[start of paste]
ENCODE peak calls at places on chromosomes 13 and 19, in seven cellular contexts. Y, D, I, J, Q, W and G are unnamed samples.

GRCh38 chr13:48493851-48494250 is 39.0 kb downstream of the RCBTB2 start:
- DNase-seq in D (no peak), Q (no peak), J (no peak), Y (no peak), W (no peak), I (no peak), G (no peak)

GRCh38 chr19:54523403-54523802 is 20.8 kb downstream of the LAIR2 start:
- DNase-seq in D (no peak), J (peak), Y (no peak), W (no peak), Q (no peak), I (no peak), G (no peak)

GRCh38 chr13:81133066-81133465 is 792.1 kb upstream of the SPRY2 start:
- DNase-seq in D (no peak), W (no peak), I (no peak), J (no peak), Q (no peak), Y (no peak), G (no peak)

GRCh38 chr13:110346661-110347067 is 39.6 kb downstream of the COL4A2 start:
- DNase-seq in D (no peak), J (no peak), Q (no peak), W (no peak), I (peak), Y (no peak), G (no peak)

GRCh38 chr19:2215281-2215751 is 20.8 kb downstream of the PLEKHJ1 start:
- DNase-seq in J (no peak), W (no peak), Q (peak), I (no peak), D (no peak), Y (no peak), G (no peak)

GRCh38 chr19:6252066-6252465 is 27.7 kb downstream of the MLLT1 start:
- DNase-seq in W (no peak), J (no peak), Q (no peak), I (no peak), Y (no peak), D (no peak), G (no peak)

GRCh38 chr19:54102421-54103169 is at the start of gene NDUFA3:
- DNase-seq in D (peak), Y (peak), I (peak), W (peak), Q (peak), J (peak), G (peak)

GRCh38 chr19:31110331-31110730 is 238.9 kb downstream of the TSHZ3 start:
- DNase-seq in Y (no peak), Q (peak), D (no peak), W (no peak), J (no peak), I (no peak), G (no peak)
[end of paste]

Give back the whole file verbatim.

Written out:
ENCODE peak calls at places on chromosomes 13 and 19, in seven cellular contexts. Y, D, I, J, Q, W and G are unnamed samples.

GRCh38 chr13:48493851-48494250 is 39.0 kb downstream of the RCBTB2 start:
- DNase-seq in D (no peak), Q (no peak), J (no peak), Y (no peak), W (no peak), I (no peak), G (no peak)

GRCh38 chr19:54523403-54523802 is 20.8 kb downstream of the LAIR2 start:
- DNase-seq in D (no peak), J (peak), Y (no peak), W (no peak), Q (no peak), I (no peak), G (no peak)

GRCh38 chr13:81133066-81133465 is 792.1 kb upstream of the SPRY2 start:
- DNase-seq in D (no peak), W (no peak), I (no peak), J (no peak), Q (no peak), Y (no peak), G (no peak)

GRCh38 chr13:110346661-110347067 is 39.6 kb downstream of the COL4A2 start:
- DNase-seq in D (no peak), J (no peak), Q (no peak), W (no peak), I (peak), Y (no peak), G (no peak)

GRCh38 chr19:2215281-2215751 is 20.8 kb downstream of the PLEKHJ1 start:
- DNase-seq in J (no peak), W (no peak), Q (peak), I (no peak), D (no peak), Y (no peak), G (no peak)

GRCh38 chr19:6252066-6252465 is 27.7 kb downstream of the MLLT1 start:
- DNase-seq in W (no peak), J (no peak), Q (no peak), I (no peak), Y (no peak), D (no peak), G (no peak)

GRCh38 chr19:54102421-54103169 is at the start of gene NDUFA3:
- DNase-seq in D (peak), Y (peak), I (peak), W (peak), Q (peak), J (peak), G (peak)

GRCh38 chr19:31110331-31110730 is 238.9 kb downstream of the TSHZ3 start:
- DNase-seq in Y (no peak), Q (peak), D (no peak), W (no peak), J (no peak), I (no peak), G (no peak)